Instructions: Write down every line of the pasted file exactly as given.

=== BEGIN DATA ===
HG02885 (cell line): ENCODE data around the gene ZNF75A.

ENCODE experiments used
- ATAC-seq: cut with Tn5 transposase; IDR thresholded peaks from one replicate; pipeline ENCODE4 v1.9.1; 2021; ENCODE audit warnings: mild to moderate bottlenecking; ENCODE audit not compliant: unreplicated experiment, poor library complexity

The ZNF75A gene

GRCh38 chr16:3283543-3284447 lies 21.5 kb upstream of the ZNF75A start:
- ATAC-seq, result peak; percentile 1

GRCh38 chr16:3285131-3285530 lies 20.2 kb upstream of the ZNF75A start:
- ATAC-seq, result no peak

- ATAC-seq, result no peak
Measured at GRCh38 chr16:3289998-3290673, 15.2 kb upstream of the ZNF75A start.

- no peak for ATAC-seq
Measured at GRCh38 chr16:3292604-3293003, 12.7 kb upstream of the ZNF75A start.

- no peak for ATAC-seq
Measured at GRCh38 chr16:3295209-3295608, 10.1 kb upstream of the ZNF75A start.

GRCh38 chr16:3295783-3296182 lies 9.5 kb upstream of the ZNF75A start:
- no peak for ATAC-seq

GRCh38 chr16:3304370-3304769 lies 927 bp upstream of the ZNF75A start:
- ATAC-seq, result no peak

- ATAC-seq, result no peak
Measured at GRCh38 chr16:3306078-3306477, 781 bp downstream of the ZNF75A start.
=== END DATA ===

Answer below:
HG02885 (cell line): ENCODE data around the gene ZNF75A.

ENCODE experiments used
- ATAC-seq: cut with Tn5 transposase; IDR thresholded peaks from one replicate; pipeline ENCODE4 v1.9.1; 2021; ENCODE audit warnings: mild to moderate bottlenecking; ENCODE audit not compliant: unreplicated experiment, poor library complexity

The ZNF75A gene

GRCh38 chr16:3283543-3284447 lies 21.5 kb upstream of the ZNF75A start:
- ATAC-seq, result peak; percentile 1

GRCh38 chr16:3285131-3285530 lies 20.2 kb upstream of the ZNF75A start:
- ATAC-seq, result no peak

- ATAC-seq, result no peak
Measured at GRCh38 chr16:3289998-3290673, 15.2 kb upstream of the ZNF75A start.

- no peak for ATAC-seq
Measured at GRCh38 chr16:3292604-3293003, 12.7 kb upstream of the ZNF75A start.

- no peak for ATAC-seq
Measured at GRCh38 chr16:3295209-3295608, 10.1 kb upstream of the ZNF75A start.

GRCh38 chr16:3295783-3296182 lies 9.5 kb upstream of the ZNF75A start:
- no peak for ATAC-seq

GRCh38 chr16:3304370-3304769 lies 927 bp upstream of the ZNF75A start:
- ATAC-seq, result no peak

- ATAC-seq, result no peak
Measured at GRCh38 chr16:3306078-3306477, 781 bp downstream of the ZNF75A start.